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Taking Care of Ourselves & Each Other

Health & Well-Being

How is Life Tree(ting) You?: The Power of Gratitude

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The Buddha told this parable, A man traveling across a field encountered a tiger. He fled, the tiger after him. Coming to a precipice, he caught hold of the root of a wild vine and swung himself down over the edge. The tiger sniffed at him from above. Trembling, the man looked down to where, far below, another tiger was waiting to eat him. Only the vine sustained him. Two mice, one white and one black, little by little started to gnaw away at the vine. The man saw a luscious strawberry near him. Grasping the vine with one hand, he plucked the strawberry with the other. How sweet it tasted!

The Wild Strawberry, A Zen Tale


Gratitude is powerful. Often underestimated and overlooked, the practice of gratitude has transformative potential, even in the most perilous (or dismal) circumstances. The parable of the wild strawberry comes from the Zen Buddhist tradition, and locates the practice of gratitude within the challenging reality of our lives. As we read we may ask ourselves, how is it that the protagonist in the story is able to notice and enjoy the sweetness of the strawberry with a grateful heart in the midst of such difficult circumstances?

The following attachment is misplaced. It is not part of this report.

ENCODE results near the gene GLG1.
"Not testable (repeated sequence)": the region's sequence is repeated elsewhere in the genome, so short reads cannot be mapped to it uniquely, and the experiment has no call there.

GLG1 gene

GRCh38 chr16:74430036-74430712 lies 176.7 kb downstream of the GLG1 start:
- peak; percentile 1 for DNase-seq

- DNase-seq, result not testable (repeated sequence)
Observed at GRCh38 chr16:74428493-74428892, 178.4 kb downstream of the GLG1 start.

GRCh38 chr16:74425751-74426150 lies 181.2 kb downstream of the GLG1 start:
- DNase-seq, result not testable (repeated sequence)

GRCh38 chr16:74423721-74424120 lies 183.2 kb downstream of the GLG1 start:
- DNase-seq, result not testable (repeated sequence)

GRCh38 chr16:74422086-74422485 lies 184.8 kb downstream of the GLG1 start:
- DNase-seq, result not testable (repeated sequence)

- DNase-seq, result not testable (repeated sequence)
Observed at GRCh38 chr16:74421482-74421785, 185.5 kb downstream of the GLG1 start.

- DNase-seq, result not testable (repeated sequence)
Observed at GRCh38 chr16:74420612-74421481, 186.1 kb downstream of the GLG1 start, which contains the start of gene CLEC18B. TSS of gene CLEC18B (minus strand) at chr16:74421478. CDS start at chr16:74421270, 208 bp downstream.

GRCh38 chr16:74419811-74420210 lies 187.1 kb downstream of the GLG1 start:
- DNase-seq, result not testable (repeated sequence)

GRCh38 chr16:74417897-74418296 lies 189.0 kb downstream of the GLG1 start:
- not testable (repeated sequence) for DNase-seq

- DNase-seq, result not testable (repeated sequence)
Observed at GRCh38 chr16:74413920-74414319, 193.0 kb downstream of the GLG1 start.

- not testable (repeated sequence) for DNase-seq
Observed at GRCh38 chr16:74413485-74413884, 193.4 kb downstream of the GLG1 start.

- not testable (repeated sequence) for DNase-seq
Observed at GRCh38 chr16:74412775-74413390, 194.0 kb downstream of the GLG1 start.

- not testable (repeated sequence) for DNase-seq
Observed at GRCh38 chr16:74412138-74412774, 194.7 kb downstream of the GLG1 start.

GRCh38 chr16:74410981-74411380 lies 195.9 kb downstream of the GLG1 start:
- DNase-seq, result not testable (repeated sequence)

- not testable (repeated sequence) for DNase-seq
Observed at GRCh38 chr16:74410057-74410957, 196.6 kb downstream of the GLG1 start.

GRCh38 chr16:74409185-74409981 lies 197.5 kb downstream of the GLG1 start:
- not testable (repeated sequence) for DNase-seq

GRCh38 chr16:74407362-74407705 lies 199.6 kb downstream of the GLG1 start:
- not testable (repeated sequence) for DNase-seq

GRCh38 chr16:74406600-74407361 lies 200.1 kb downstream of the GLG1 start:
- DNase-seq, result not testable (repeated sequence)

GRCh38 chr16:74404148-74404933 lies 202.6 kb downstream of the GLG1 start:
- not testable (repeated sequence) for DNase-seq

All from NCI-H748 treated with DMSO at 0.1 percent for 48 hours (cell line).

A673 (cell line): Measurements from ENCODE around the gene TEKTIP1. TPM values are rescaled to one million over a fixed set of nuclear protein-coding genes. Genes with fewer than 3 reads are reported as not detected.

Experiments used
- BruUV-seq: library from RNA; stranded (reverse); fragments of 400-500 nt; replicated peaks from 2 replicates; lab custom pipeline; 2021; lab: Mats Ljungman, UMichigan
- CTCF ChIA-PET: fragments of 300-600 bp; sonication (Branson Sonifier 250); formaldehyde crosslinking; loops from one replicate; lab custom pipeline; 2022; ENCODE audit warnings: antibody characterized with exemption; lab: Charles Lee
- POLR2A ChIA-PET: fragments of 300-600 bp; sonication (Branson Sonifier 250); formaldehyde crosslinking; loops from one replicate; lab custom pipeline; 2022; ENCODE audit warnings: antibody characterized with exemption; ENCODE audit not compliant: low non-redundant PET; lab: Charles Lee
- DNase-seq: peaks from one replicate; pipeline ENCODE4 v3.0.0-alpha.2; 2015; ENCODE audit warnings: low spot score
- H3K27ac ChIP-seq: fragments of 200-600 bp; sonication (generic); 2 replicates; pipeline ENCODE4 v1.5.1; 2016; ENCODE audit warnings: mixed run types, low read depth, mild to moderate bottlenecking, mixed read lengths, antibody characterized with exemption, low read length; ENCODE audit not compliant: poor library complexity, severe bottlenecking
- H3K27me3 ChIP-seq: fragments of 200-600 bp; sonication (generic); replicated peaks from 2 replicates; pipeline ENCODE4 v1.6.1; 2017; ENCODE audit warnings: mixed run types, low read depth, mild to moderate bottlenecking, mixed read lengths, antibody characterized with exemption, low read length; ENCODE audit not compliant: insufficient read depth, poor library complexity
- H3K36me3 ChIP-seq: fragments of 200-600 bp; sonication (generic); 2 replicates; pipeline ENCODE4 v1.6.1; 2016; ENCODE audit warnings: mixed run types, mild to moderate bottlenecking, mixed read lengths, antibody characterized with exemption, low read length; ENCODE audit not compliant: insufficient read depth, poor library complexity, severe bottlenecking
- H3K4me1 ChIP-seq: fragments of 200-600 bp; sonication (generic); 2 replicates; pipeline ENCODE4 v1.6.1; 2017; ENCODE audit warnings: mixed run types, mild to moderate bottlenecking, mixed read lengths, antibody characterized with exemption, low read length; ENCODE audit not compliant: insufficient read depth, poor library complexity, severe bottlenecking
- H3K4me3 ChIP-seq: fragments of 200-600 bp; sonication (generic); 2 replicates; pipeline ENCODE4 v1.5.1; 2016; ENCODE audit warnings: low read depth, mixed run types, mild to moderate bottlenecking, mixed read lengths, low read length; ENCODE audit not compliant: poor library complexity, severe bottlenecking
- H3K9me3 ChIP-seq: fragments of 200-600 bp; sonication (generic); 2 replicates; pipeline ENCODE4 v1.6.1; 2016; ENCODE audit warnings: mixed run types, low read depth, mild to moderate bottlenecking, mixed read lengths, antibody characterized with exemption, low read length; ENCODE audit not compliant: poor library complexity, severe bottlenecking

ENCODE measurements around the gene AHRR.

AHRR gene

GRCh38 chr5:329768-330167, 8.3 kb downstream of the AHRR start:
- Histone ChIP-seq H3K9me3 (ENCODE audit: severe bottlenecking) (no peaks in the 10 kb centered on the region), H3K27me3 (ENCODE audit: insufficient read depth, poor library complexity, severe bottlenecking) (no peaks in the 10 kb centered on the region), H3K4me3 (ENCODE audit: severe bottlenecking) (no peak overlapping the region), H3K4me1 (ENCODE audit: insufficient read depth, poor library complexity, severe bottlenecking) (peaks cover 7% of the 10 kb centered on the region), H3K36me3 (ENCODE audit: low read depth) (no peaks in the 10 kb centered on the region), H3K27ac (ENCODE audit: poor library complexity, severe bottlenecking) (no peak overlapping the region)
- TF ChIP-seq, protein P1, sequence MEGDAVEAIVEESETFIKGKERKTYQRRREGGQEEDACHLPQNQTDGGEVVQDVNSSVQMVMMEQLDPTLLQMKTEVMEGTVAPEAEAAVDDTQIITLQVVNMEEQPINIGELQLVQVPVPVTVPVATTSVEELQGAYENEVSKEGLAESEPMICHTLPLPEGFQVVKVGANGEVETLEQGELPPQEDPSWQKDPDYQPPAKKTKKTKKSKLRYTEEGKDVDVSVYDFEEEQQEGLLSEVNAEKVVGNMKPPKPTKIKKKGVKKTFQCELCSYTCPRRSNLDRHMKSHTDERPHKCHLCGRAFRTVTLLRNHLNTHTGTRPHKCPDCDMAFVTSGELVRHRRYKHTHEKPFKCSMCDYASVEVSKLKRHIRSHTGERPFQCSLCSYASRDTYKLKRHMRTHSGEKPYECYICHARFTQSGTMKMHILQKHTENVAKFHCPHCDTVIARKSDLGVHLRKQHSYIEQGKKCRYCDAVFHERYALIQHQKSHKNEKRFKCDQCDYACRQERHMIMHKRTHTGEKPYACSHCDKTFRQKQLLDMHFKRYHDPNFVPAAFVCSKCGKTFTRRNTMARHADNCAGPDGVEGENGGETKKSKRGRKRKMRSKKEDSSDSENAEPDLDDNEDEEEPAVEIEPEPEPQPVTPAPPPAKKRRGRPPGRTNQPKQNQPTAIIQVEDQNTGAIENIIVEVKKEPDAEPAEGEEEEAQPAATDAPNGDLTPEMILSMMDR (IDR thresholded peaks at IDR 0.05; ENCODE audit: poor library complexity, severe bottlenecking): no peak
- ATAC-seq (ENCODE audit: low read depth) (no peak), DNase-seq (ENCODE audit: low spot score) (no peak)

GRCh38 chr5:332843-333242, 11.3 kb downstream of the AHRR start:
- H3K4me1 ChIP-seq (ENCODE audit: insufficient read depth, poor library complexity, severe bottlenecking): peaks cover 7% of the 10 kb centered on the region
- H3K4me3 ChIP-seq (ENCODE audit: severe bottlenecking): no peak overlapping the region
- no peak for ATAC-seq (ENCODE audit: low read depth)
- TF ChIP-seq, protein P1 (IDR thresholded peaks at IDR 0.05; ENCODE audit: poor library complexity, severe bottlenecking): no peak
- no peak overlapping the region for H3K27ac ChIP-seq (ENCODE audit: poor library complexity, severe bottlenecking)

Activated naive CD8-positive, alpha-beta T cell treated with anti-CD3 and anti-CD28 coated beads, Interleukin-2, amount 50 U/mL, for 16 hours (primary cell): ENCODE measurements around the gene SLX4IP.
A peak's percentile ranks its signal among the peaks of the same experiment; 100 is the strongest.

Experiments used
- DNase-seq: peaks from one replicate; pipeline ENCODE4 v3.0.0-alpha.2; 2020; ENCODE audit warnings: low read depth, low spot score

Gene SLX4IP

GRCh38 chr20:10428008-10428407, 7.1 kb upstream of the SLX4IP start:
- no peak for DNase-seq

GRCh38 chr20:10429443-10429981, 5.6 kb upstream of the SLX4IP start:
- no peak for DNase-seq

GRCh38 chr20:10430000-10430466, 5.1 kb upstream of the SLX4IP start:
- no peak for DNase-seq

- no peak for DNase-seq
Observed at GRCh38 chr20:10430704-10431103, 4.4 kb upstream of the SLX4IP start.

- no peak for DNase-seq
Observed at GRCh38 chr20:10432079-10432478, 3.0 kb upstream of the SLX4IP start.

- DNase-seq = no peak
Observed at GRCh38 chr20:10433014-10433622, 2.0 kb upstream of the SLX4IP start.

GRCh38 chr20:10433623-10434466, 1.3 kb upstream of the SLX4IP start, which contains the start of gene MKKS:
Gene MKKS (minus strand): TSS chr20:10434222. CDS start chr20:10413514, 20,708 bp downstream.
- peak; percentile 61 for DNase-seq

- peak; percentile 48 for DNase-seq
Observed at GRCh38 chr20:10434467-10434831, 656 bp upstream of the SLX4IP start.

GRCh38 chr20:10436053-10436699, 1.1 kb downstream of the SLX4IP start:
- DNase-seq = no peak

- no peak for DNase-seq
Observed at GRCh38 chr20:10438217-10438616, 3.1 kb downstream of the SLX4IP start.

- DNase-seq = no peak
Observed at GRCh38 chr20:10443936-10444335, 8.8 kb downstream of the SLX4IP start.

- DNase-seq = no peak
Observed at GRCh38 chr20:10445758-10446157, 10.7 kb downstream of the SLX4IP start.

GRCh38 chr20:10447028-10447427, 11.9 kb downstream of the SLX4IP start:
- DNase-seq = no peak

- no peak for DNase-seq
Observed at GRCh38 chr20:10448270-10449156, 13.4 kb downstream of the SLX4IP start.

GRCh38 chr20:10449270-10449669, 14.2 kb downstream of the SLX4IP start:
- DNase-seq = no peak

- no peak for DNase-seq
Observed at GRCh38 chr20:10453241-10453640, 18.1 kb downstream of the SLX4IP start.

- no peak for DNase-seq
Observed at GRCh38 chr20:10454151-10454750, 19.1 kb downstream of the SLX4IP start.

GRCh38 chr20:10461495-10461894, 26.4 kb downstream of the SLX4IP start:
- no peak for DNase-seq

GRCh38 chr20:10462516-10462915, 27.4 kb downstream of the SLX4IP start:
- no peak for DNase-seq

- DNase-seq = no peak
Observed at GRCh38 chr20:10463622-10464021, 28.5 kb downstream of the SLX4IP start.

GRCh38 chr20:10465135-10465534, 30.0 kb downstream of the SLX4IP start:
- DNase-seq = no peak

The truth of our lives is this: too often we find ourselves caught between one crisis and another. Accessing gratitude at such times is difficult, but integrating accessible and consistent gratitude practices can form and transform our mindset, emotional regulation, and relationships. Science tells us that cultivating gratitude in our lives leads to greater health, happiness, and resilience, but how on earth is it possible to practice gratitude when the circumstances of our lives make it difficult to feel grateful?
Faith traditions have offered many answers to this question through rituals and practices, but as James Clear outlines in his 2018 book Atomic Habits, one does not need a religious or spiritual frame to cultivate a formative practice of gratitude integrated into our daily lives. Consistent daily practices as simple as sharing ‘one thing’ for which you are grateful at dinner, or spending five minutes gratitude journaling in the morning or evening can positively impact your mental health and wellbeing. 

For more ideas about accessible gratitude practices to integrate into your daily life this season, student Fellows in the Meeting the Moment program have been exploring the power of gratitude by developing practices for their peers. Examples of this work include practicing gratitude through poetry and practicing gratitude through joy. Each of these resources offers concrete practices and perspectives on how students might locate and practice gratitude as intersectional humans living in a complex world. 

Written by: The Rev. Dr. Colleen Hallagan Preuninger, Associate Dean for Religious & Spiritual Life and Director of Student Engagement, Office for Religious and Spiritual Life